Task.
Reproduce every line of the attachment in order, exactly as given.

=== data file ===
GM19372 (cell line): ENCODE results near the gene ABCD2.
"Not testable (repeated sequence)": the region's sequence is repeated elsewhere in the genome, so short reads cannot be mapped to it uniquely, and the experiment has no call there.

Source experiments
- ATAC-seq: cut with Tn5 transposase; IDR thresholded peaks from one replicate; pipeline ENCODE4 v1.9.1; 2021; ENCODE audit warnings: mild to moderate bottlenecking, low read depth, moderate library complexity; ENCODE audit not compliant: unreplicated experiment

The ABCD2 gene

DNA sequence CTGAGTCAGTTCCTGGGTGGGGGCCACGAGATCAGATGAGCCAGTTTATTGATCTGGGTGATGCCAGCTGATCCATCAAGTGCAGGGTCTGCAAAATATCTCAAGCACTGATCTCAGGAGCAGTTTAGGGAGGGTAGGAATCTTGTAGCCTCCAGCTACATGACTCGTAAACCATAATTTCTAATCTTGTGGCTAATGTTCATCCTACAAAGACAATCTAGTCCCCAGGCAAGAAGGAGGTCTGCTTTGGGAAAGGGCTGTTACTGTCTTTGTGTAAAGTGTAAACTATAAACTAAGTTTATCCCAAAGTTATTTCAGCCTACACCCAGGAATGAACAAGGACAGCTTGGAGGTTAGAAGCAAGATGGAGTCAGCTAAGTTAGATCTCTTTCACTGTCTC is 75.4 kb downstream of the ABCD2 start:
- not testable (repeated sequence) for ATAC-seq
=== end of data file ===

GM19372 (cell line): ENCODE results near the gene ABCD2.
"Not testable (repeated sequence)": the region's sequence is repeated elsewhere in the genome, so short reads cannot be mapped to it uniquely, and the experiment has no call there.

Source experiments
- ATAC-seq: cut with Tn5 transposase; IDR thresholded peaks from one replicate; pipeline ENCODE4 v1.9.1; 2021; ENCODE audit warnings: mild to moderate bottlenecking, low read depth, moderate library complexity; ENCODE audit not compliant: unreplicated experiment

The ABCD2 gene

DNA sequence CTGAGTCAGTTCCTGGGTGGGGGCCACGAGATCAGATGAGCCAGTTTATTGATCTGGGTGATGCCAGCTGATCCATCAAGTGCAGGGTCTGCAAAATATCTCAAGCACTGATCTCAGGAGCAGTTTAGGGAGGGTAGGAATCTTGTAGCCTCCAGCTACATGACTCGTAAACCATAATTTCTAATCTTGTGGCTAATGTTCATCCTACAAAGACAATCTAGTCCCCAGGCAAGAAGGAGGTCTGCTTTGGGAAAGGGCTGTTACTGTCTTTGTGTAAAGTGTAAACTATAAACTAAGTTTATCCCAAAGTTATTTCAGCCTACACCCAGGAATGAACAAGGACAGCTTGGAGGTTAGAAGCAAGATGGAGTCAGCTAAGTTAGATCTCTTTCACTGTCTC is 75.4 kb downstream of the ABCD2 start:
- not testable (repeated sequence) for ATAC-seq